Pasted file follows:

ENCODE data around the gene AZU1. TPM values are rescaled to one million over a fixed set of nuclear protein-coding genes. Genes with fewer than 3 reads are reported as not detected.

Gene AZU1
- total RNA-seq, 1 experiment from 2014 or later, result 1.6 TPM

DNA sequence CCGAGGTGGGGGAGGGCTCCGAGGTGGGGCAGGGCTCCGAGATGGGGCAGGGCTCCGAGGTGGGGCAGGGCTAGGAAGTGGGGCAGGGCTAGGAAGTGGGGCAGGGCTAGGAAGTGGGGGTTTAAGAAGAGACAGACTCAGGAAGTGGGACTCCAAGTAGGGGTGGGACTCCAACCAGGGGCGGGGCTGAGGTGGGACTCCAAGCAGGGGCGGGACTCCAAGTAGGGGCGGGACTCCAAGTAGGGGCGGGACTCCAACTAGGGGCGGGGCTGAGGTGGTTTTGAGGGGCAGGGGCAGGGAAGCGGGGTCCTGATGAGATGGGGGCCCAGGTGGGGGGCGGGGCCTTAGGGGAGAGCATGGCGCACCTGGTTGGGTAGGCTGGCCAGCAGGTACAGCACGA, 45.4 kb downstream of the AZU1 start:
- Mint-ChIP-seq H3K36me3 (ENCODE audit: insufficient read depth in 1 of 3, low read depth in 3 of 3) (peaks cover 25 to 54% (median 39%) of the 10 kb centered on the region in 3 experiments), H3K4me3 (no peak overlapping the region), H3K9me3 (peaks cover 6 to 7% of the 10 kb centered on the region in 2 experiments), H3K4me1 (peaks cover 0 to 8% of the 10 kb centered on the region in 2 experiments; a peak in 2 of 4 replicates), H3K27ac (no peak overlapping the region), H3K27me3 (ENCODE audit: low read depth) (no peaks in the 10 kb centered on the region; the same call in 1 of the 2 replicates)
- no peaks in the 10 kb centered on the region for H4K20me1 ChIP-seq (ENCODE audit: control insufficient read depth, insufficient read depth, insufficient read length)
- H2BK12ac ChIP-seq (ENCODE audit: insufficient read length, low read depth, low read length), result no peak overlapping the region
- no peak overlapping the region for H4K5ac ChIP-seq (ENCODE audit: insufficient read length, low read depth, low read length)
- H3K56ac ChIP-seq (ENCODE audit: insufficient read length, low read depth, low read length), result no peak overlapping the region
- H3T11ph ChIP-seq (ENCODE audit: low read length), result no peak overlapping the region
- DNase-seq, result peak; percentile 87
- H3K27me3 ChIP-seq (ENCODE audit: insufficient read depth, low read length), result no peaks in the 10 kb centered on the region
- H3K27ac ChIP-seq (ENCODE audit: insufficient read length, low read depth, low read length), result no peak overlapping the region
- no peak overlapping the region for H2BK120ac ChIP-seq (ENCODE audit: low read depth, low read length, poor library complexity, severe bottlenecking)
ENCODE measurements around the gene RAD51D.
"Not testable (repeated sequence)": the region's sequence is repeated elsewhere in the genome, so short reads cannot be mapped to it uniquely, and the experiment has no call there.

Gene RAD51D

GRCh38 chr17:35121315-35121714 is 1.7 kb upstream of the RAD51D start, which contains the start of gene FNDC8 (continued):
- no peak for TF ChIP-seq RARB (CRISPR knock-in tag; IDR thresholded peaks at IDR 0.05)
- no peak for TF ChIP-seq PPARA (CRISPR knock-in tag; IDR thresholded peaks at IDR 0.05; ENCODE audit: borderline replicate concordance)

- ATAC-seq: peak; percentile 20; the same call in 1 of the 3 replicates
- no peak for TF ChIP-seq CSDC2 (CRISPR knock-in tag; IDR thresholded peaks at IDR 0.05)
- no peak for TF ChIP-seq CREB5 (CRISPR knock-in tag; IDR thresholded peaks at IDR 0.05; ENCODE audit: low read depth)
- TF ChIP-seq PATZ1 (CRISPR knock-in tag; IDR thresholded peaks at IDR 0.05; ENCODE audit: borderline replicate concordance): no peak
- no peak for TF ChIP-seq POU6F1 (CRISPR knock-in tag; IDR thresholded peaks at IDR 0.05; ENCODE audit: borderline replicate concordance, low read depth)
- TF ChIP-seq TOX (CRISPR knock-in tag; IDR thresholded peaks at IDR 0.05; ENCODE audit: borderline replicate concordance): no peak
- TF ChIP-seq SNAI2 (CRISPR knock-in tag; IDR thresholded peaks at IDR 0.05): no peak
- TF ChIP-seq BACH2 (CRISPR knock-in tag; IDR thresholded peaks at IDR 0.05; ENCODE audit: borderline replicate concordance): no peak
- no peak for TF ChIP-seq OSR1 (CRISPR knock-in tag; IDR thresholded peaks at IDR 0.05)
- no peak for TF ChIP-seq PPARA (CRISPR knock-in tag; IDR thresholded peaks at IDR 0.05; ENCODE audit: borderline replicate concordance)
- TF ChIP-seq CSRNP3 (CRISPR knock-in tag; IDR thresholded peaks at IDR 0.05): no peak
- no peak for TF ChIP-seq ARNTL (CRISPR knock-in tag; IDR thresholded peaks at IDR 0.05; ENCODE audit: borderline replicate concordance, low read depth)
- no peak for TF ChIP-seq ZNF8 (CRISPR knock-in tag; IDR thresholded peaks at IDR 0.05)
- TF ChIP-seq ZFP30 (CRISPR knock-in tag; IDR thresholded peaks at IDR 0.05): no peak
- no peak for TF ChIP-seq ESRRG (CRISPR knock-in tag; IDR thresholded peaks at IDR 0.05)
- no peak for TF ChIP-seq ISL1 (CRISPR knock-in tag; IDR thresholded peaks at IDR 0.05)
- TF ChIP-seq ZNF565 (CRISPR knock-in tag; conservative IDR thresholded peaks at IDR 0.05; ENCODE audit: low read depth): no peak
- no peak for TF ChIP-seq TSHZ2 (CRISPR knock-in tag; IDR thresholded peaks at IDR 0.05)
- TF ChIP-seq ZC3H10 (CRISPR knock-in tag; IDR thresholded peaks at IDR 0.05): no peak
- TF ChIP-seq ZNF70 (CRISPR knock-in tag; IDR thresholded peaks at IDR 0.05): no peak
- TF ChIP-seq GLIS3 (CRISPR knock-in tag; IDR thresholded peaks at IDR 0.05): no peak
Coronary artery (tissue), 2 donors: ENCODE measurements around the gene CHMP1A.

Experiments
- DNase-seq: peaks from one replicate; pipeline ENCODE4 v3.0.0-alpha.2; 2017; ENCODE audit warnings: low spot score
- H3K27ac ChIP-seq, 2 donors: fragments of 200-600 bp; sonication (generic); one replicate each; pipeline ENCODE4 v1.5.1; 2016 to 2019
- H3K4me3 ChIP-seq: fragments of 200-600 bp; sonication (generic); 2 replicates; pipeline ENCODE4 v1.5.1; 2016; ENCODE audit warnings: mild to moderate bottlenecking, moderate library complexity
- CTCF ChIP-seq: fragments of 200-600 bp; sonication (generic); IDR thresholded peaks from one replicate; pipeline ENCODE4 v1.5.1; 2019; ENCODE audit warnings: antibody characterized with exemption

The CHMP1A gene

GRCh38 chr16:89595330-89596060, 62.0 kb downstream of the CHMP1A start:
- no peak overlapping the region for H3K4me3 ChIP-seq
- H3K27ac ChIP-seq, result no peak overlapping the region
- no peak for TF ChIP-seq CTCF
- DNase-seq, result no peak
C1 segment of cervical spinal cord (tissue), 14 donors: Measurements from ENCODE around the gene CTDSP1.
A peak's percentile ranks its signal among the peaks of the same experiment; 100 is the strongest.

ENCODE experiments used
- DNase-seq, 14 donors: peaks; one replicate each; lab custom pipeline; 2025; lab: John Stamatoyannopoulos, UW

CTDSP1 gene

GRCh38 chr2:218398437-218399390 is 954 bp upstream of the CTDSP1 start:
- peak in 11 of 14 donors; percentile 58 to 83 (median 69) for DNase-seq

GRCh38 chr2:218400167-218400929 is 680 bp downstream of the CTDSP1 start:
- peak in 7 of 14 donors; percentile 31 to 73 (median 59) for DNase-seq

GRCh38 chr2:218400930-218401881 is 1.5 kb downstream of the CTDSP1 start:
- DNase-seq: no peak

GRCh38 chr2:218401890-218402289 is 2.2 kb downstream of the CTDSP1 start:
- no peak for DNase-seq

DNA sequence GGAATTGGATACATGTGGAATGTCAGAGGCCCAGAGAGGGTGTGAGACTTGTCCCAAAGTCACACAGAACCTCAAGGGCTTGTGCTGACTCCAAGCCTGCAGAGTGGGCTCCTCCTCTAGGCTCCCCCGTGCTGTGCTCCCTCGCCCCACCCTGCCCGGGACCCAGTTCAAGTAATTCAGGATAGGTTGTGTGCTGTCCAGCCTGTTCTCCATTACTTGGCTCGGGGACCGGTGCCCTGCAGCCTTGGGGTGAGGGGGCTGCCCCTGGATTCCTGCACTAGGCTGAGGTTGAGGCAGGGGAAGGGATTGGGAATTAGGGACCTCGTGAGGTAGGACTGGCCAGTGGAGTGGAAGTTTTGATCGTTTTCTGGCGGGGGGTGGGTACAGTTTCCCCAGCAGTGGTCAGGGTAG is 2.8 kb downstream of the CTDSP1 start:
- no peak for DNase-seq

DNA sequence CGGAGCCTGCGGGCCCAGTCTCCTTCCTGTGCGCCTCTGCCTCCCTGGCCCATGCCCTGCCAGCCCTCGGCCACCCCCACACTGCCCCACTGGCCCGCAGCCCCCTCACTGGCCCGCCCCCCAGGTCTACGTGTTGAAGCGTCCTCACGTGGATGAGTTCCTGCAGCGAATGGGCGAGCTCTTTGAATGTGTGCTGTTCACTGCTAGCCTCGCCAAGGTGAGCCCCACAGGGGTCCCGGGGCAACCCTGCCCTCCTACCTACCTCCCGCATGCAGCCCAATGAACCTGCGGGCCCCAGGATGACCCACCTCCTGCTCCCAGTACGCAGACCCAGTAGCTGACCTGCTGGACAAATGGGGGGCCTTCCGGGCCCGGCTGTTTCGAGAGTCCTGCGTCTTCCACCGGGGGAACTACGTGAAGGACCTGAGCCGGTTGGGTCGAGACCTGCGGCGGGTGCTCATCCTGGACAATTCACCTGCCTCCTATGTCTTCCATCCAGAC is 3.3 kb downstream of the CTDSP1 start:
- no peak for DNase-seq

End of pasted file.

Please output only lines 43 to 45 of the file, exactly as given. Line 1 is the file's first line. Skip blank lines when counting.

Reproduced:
Experiments
- DNase-seq: peaks from one replicate; pipeline ENCODE4 v3.0.0-alpha.2; 2017; ENCODE audit warnings: low spot score
- H3K27ac ChIP-seq, 2 donors: fragments of 200-600 bp; sonication (generic); one replicate each; pipeline ENCODE4 v1.5.1; 2016 to 2019